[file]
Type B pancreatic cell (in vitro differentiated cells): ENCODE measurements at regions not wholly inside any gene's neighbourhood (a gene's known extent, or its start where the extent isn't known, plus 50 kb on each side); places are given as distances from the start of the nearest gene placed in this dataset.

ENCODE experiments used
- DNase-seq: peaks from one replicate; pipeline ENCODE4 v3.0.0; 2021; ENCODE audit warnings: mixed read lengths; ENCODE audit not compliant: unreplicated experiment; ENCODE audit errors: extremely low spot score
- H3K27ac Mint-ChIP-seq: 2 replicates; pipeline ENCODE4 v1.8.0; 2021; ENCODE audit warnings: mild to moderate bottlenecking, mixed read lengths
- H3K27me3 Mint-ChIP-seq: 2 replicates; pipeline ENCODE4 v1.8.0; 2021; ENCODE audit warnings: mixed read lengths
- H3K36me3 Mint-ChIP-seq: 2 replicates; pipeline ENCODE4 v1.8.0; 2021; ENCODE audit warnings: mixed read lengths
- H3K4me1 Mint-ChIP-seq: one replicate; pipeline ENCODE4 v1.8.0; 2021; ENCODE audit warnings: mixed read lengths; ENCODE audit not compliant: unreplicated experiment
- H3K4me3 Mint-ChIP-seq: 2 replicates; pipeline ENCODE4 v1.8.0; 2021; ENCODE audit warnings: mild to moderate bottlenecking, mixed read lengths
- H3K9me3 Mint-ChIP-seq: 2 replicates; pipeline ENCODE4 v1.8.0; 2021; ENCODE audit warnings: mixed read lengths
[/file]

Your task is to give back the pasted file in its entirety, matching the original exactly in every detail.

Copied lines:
Type B pancreatic cell (in vitro differentiated cells): ENCODE measurements at regions not wholly inside any gene's neighbourhood (a gene's known extent, or its start where the extent isn't known, plus 50 kb on each side); places are given as distances from the start of the nearest gene placed in this dataset.

ENCODE experiments used
- DNase-seq: peaks from one replicate; pipeline ENCODE4 v3.0.0; 2021; ENCODE audit warnings: mixed read lengths; ENCODE audit not compliant: unreplicated experiment; ENCODE audit errors: extremely low spot score
- H3K27ac Mint-ChIP-seq: 2 replicates; pipeline ENCODE4 v1.8.0; 2021; ENCODE audit warnings: mild to moderate bottlenecking, mixed read lengths
- H3K27me3 Mint-ChIP-seq: 2 replicates; pipeline ENCODE4 v1.8.0; 2021; ENCODE audit warnings: mixed read lengths
- H3K36me3 Mint-ChIP-seq: 2 replicates; pipeline ENCODE4 v1.8.0; 2021; ENCODE audit warnings: mixed read lengths
- H3K4me1 Mint-ChIP-seq: one replicate; pipeline ENCODE4 v1.8.0; 2021; ENCODE audit warnings: mixed read lengths; ENCODE audit not compliant: unreplicated experiment
- H3K4me3 Mint-ChIP-seq: 2 replicates; pipeline ENCODE4 v1.8.0; 2021; ENCODE audit warnings: mild to moderate bottlenecking, mixed read lengths
- H3K9me3 Mint-ChIP-seq: 2 replicates; pipeline ENCODE4 v1.8.0; 2021; ENCODE audit warnings: mixed read lengths